|For Immediate Release
Contact: Bill Mashek
|September 7, 2007
Coalition to Continue to Work for Consensus Patent Legislation
Washington, D.C. – Over the past several months the Coalition for 21st Century Patent Reform, comprising more than 45 companies and representing a wide variety of industries and technologies, has worked to support fair and balanced legislation that promotes U.S. investment and research while strengthening the patent system. While progress was made in several areas, the Coalition did not support H.R. 1908 as passed by the U.S. House of Representatives.
The Coalition released the following statement on the House passage of H.R. 1908, the Patent Reform Act of 2007:
“The Coalition for 21st Century Patent Reform continues to support patent reform. While we appreciate the progress that was made in several areas, the bill that passed the House remains neither fair nor balanced. The nation needs patent reform legislation that will protect and encourage the investments and research needed to bring new and innovative products to the market. Unfortunately the House-passed bill favors infringers over inventors. As such, it weakens the U.S. patent system, particularly in the important area of damages. The damages section in the House passed bill proposes a new, untested ‘prior art subtraction’ requirement that is fundamentally flawed and unworkable.
The damages methodology mandated by H.R. 1908 heavily favors infringers, as most inventions are not as valuable at the time they are first conceived as they are after the inventor invests time and money to develop, manufacture and market them. Moreover, it is widely accepted that the economic value of an invention at the time it is made is largely unrelated to its current commercial value. Many great technological advances are simply ahead of their time, and do not become commercially valuable, if ever, for years after their creation. This is why, under current law, reasonable royalty damages are determined by looking to the marketplace value of the use of the invention at the time infringement began. This is the only fair way to compensate an inventor for what has been taken from him by the infringer.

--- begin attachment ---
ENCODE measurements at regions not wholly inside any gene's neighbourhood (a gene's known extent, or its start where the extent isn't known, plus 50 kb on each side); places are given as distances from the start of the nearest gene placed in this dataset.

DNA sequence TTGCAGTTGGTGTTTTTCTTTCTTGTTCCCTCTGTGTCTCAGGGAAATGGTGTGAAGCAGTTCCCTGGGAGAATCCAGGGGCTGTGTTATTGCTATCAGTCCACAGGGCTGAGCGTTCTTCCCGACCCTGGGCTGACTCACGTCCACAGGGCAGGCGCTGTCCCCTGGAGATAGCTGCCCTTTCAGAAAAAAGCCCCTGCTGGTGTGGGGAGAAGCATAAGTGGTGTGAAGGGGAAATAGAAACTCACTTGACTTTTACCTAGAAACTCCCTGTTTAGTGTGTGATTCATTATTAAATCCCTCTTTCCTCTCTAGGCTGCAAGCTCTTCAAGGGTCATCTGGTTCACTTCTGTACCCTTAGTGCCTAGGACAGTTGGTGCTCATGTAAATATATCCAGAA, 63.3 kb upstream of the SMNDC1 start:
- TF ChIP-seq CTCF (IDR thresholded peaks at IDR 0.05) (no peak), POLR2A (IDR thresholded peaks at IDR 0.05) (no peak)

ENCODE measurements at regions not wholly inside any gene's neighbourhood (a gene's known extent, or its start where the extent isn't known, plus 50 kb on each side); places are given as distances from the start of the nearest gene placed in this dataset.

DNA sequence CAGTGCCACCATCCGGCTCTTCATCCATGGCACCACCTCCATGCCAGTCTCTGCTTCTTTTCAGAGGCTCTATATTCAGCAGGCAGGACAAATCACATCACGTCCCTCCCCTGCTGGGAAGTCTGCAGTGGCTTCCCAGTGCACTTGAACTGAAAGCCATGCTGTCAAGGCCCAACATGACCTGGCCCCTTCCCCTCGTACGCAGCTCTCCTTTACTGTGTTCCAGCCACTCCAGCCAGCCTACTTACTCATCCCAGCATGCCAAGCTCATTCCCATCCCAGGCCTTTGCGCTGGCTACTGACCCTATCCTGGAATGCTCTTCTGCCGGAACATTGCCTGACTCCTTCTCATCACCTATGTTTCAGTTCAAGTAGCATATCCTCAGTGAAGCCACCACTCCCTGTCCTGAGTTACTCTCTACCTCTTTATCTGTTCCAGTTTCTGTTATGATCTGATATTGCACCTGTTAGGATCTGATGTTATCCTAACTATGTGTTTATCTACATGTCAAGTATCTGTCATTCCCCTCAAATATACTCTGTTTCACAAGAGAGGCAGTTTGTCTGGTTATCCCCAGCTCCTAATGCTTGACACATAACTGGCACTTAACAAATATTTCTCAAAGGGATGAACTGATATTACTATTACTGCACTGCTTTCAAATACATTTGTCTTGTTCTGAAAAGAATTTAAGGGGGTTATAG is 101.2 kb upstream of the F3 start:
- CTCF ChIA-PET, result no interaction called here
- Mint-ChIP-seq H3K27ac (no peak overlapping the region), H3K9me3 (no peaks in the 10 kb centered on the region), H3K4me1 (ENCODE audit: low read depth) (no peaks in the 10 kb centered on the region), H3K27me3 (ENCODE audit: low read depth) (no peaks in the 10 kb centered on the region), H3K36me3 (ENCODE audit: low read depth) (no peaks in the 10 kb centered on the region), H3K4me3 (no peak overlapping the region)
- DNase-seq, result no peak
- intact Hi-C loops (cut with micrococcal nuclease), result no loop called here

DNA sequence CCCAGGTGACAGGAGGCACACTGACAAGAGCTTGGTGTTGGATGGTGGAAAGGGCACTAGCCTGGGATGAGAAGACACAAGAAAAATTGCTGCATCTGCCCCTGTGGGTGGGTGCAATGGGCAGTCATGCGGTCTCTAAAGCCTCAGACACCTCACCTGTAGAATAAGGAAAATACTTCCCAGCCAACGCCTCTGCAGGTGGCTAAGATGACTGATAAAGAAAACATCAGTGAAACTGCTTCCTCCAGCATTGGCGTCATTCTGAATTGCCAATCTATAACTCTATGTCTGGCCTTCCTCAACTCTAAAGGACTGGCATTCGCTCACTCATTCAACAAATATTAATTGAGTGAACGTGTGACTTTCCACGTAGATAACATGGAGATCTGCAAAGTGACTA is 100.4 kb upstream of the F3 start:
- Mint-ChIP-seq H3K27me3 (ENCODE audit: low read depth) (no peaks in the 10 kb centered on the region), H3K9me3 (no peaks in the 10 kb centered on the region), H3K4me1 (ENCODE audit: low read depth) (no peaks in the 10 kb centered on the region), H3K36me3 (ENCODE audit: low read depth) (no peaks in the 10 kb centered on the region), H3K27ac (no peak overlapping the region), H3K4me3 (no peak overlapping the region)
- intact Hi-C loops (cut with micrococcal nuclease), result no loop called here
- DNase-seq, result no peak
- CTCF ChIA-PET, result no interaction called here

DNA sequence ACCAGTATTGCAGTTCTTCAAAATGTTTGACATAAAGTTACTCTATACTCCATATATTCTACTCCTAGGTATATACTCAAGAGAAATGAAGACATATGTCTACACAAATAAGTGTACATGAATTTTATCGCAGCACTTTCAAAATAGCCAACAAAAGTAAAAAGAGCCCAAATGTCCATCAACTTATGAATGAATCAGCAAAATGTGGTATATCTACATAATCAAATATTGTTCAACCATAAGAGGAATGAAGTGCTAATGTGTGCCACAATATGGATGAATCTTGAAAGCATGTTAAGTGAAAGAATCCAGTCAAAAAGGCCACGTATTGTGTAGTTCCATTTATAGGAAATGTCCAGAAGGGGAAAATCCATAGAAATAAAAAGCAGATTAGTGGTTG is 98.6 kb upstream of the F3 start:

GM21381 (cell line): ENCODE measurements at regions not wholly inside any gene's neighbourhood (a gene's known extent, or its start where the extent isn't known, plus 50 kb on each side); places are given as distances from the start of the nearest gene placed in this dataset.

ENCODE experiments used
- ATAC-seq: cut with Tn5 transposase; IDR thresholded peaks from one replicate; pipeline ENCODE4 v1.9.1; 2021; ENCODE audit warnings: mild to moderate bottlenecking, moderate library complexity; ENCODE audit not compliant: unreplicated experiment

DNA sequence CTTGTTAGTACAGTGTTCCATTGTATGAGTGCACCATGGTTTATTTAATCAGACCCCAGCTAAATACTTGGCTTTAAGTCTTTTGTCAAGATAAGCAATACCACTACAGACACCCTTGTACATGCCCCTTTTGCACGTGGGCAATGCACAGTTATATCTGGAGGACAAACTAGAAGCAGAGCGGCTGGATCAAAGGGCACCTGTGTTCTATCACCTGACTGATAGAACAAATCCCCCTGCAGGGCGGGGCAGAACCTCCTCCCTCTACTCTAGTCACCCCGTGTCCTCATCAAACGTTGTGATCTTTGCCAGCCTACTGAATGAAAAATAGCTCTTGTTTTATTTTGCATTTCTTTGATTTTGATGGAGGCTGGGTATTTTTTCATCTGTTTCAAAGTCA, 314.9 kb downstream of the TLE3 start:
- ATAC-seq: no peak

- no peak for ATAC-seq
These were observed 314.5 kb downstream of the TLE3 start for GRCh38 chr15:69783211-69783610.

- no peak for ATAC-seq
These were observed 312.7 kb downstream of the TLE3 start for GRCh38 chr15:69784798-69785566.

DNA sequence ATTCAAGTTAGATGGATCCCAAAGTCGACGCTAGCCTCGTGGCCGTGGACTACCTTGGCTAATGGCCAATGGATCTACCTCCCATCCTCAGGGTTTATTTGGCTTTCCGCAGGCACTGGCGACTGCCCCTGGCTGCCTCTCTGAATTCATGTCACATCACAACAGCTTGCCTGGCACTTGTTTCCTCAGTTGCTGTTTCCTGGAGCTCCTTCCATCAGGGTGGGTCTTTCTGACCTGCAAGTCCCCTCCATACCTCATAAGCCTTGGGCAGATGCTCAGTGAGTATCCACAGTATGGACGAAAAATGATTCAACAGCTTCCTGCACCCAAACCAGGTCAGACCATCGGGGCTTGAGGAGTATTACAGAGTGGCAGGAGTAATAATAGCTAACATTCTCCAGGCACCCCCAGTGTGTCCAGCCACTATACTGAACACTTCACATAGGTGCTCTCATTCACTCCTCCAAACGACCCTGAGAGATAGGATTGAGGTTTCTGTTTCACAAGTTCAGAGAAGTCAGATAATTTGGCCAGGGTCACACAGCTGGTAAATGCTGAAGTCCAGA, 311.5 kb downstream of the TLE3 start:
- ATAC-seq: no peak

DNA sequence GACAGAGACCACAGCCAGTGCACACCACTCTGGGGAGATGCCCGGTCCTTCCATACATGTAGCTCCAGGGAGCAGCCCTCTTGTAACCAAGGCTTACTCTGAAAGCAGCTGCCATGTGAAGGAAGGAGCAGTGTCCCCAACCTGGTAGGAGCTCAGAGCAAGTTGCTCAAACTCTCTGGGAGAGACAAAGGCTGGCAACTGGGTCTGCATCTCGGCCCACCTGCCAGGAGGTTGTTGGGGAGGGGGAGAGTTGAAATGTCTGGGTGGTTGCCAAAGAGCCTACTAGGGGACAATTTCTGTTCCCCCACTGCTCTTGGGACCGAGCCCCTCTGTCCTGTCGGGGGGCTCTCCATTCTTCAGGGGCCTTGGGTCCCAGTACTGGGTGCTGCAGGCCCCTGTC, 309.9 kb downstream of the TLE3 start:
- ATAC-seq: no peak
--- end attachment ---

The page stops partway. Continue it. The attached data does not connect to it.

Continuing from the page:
Not surprisingly, the damages provision in H.R. 1908 has drawn widespread criticism from stakeholders as diverse as America's labor unions to the Chief Judge of the Federal Circuit Court of Appeals. This provision is opposed by every major patent bar association, the Bush Administration, professional inventors and industry associations including the National Association of Manufacturers.
What all of these critics recognize is that by reducing the reasonable royalties available to compensate an inventor for infringement we are sending an international message that patented American technology may now be copied with little or no consequence.
This is the wrong time to send this message. For America to maintain its position as a technological leader, we must encourage and support our inventors, and those who invest and rely on their efforts, and deter those who seek to profit from infringement. Our nation should set an example for the world that intellectual property rights should be respected, and that their violation will continue to carry with it appropriate damages.
Discussions over the past few months in the House and Senate, suggest that consensus legislation is still achievable. In that regard, during today’s debate, we were encouraged that the bill’s sponsors agreed to address several areas of concern, including the damages provision, as the legislation works its way through the process. With additional time and effort, we remain hopeful that patent legislation can be developed that all stakeholders will be able to support.
Our Coalition looks forward to continuing the dialogue in the Senate and to developing reform legislation that will produce a fair and balanced patent system for the 21st Century.”